Not that there has been no concern within the community on the absurdity of such a tradition, but like all sensible voices, these voices have been largely shunned by loud-mouths either due to sheer traditionalism or due to the lack of spine to speak against popular belief. However, there has been a gradual and steady change in the attitude of youngsters, and few if not many zakireen (narrators) are raising their voice against this custom. Although these voices can make some noise, it is largely up to the grand Ayatollahs and their mercenaries to take a serious note of this issue, because theirs is the voice that reaches the deepest trenches of the community, and it is there, where the roots of such absurdities lie.

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  1. D Gil

    I’m curious, if getting a tattoo is considered haram, how is it that knowingly harming your god given form considered acceptable? I once even saw a woman in a report about this day, nicking her babys forehead with a knife once as part of this ceremony. Not to mention the very young boys that cut themselves during it too. Very troubling.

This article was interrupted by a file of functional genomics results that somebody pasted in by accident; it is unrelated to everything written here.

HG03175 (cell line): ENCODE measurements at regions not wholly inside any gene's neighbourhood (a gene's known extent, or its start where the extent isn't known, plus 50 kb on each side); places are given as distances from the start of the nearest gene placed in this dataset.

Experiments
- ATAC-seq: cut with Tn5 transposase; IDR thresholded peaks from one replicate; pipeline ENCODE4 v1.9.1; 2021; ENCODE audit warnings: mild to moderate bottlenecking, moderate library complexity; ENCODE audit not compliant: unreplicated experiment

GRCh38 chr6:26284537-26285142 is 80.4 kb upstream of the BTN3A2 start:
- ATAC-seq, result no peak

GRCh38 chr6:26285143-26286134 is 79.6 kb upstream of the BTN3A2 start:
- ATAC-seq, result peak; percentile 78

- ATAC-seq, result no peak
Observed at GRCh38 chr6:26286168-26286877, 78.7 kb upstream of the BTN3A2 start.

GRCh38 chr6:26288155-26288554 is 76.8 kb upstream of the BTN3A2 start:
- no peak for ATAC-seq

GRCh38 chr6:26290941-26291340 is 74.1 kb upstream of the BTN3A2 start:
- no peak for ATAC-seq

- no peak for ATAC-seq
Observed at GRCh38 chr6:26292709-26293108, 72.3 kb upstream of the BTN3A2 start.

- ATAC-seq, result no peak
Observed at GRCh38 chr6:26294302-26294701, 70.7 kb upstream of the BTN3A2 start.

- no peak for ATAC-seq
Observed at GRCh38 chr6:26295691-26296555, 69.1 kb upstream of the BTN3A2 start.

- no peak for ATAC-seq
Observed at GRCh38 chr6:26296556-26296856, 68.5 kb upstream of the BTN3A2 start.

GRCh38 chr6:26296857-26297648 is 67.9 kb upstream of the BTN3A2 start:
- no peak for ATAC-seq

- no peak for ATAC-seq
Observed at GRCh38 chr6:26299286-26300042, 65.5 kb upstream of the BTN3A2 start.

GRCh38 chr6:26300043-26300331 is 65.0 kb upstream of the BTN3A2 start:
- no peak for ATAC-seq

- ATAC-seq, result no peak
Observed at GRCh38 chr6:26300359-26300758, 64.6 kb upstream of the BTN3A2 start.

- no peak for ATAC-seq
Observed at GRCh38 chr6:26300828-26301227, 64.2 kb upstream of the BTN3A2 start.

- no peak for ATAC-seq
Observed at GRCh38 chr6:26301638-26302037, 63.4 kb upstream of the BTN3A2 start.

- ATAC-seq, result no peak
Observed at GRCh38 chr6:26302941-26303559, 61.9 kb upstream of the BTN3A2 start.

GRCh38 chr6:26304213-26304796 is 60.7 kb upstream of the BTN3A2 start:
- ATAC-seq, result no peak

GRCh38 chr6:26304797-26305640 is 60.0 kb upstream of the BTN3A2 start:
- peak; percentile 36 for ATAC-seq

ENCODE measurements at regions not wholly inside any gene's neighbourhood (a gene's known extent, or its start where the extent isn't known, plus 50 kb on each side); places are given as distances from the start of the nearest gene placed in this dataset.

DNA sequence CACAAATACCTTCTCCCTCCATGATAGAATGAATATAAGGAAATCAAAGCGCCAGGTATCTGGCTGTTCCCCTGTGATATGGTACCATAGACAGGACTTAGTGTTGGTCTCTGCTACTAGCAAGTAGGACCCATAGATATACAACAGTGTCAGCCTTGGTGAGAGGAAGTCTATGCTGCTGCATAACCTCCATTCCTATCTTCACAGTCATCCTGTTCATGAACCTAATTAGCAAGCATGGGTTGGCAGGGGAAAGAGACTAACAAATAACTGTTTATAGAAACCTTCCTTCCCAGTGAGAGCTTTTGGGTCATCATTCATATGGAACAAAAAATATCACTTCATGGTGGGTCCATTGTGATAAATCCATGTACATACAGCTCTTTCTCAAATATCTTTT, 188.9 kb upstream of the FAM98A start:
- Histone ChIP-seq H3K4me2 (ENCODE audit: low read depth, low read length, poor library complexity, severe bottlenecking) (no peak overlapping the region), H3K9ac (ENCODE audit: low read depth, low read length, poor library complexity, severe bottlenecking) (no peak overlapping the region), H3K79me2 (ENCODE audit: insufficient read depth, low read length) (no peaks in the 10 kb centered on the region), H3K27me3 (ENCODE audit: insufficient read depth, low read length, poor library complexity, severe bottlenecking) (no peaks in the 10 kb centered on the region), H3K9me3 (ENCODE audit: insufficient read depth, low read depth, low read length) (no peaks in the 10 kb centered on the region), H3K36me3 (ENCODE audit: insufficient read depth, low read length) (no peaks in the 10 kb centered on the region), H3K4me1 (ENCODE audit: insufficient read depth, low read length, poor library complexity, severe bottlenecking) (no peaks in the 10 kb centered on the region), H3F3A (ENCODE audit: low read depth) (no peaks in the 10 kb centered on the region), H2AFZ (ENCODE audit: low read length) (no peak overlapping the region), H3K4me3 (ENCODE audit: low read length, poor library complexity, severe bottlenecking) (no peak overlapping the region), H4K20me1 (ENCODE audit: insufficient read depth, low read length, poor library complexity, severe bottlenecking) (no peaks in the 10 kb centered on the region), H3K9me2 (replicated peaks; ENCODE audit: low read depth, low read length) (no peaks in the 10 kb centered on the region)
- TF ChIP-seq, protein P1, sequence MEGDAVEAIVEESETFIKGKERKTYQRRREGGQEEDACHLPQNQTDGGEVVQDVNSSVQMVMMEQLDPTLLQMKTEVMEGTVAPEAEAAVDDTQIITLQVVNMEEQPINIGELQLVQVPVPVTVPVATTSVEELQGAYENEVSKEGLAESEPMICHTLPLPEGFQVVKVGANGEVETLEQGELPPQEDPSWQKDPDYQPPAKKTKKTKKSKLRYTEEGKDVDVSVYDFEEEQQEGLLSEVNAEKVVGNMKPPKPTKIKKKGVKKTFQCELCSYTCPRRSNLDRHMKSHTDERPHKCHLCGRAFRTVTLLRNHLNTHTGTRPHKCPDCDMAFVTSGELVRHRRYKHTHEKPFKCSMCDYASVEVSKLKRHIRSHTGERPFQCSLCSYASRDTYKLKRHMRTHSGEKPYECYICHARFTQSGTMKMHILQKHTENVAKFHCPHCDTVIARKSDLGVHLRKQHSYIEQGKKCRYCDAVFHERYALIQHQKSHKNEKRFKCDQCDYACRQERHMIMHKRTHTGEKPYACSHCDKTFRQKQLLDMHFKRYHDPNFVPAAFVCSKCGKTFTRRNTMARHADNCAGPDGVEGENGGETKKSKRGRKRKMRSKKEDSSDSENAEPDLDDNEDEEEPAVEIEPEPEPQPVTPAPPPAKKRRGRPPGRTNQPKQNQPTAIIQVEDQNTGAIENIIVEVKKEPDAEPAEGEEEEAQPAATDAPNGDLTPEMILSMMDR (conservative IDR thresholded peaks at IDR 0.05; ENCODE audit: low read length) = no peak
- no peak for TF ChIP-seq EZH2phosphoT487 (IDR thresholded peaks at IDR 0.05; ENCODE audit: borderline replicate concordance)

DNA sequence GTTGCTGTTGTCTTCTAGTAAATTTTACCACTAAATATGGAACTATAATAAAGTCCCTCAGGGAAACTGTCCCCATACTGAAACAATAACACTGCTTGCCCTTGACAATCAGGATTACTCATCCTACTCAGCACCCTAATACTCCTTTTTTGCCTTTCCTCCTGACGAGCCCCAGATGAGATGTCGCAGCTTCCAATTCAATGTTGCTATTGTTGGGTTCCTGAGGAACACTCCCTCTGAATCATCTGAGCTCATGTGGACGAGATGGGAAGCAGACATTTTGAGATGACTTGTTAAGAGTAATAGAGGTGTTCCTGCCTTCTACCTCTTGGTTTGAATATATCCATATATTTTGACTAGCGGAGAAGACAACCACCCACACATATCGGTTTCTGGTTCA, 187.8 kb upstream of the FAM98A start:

1. Syed Meraj Azhar Rizvi

      The definition of halal/haram is somewhat arbitrary and do have strong social/cultural links, except for the things that are obviously harmful like drugs, alchohol etc. And the trend is same among other religious communities (Vedic scientists, young earth creationists etc.) who try to produce ‘scientific’ justifications for what they believe in.

  2. Piyush Aswani

    Hey Meraj, great article. Since there are so many traditions in India that are practised in locally and do not really belong to a religion, do you think that demonstrating Ashura in this manner started getting practised in a certain area and caught on?

    Since I have seen a lot of Ashura rallies where all that participants do is beat their chests and remember Hussain!

    1. Syed Meraj Azhar Rizvi